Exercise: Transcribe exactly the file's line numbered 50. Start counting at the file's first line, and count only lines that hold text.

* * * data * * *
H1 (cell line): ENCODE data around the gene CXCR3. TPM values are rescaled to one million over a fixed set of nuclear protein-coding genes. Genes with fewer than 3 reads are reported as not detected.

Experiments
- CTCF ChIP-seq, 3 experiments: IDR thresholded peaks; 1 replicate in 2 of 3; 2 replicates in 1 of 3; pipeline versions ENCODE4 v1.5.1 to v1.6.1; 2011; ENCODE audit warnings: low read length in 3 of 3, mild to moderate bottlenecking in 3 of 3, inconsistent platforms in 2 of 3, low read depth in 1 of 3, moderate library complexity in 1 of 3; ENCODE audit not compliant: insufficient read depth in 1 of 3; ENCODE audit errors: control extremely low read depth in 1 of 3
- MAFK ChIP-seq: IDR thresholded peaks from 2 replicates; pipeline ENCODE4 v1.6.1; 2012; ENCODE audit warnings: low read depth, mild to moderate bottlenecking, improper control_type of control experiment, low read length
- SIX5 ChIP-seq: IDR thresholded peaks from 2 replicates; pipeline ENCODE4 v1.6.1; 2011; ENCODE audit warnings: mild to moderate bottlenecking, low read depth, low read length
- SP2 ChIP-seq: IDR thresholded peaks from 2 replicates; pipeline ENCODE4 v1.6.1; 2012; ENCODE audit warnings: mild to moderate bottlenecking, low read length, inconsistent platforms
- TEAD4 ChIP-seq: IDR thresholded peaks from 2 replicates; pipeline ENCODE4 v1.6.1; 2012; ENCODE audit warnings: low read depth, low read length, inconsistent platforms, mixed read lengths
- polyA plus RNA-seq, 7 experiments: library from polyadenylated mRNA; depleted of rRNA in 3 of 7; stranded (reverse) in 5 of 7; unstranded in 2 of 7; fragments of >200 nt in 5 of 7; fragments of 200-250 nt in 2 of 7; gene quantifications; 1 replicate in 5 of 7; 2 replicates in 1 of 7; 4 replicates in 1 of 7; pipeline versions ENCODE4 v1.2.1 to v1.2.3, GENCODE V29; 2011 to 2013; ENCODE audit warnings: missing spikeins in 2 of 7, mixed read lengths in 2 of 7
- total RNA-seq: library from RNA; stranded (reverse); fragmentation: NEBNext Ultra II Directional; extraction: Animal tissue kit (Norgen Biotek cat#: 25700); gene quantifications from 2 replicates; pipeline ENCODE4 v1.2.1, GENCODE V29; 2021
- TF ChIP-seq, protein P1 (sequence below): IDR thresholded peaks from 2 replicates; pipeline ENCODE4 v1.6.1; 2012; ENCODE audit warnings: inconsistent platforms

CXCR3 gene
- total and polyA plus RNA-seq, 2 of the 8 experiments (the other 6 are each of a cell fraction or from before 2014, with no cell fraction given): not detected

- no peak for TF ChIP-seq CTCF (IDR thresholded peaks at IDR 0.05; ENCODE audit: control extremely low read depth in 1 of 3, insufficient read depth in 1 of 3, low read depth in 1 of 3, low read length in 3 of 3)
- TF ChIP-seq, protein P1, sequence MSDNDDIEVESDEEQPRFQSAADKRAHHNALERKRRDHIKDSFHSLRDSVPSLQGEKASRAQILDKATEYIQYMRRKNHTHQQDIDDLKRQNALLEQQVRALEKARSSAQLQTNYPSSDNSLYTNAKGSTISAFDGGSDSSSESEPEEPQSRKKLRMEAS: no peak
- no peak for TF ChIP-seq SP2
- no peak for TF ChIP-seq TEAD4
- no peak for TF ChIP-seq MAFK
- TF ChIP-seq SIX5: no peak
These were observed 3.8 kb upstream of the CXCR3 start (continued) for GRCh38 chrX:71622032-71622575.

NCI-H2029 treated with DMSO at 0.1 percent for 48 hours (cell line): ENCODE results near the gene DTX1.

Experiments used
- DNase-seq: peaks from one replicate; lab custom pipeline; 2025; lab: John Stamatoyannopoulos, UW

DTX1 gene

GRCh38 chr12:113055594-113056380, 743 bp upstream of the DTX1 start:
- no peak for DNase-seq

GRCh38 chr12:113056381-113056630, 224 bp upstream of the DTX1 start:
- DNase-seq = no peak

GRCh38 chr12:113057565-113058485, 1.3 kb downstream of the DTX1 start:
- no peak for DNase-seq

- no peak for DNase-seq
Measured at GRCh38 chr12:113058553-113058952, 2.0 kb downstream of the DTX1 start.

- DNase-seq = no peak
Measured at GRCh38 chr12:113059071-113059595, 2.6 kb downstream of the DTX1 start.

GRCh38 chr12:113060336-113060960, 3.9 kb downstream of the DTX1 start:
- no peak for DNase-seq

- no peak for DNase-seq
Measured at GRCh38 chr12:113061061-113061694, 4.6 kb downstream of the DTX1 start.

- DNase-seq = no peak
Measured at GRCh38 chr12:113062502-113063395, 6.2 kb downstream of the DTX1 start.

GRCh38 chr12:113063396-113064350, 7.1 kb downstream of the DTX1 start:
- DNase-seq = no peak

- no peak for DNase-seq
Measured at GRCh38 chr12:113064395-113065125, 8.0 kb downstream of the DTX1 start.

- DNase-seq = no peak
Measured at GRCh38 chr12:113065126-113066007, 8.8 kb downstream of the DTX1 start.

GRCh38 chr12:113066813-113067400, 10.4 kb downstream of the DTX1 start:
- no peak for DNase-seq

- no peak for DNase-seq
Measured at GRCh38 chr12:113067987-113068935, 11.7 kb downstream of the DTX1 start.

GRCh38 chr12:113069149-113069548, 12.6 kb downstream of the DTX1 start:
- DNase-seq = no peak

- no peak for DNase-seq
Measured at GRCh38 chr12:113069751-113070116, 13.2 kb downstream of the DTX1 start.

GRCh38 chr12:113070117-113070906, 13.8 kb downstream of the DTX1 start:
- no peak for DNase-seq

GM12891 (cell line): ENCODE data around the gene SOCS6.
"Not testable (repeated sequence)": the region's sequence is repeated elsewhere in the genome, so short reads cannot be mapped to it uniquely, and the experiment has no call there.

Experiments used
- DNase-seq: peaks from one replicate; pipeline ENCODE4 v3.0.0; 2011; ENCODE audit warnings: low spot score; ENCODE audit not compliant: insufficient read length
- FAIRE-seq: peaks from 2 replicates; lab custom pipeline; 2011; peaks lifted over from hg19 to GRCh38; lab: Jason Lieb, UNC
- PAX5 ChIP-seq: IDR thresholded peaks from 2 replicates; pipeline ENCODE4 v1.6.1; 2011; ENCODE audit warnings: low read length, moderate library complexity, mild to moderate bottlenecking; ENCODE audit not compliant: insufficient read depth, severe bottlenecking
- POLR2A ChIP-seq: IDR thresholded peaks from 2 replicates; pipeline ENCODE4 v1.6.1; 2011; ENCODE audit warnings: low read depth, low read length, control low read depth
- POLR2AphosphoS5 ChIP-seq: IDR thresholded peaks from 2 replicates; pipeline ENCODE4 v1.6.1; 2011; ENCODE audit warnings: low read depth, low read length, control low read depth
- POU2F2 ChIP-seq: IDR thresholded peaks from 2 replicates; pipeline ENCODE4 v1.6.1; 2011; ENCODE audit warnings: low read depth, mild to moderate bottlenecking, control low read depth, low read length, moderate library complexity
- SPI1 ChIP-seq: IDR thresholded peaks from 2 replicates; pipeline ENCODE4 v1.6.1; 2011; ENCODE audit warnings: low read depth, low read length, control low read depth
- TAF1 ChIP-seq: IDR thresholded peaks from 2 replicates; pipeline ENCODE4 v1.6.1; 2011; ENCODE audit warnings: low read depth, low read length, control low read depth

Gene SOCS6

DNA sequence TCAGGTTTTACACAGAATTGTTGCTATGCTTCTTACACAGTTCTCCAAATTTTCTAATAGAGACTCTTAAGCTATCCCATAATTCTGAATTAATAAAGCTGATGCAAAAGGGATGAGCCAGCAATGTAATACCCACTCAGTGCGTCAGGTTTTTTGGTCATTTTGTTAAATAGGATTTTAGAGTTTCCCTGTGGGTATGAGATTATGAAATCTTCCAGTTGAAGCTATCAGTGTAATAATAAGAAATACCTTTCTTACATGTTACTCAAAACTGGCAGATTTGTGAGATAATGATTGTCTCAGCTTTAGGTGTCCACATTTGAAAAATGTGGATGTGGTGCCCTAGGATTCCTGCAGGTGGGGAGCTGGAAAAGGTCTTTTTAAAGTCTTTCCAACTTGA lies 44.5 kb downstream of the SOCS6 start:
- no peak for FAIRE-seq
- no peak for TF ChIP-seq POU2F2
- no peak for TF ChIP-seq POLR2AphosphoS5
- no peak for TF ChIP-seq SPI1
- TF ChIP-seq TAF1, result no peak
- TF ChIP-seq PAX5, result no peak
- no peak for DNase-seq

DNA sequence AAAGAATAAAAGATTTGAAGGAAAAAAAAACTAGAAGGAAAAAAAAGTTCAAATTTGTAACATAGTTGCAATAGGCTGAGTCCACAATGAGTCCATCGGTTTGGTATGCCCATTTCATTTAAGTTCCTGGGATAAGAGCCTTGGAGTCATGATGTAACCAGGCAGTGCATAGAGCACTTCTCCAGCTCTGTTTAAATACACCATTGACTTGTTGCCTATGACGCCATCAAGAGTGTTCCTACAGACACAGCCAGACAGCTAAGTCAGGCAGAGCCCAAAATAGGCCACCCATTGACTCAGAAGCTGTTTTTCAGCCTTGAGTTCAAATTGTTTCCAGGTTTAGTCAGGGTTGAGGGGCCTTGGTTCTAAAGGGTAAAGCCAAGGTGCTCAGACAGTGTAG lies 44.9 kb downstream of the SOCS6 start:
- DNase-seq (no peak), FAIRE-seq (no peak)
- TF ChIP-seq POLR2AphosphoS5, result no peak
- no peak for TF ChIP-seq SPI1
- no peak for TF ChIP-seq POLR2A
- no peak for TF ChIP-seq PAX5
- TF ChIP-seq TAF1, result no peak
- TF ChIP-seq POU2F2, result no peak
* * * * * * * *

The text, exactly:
GRCh38 chr12:113069149-113069548, 12.6 kb downstream of the DTX1 start: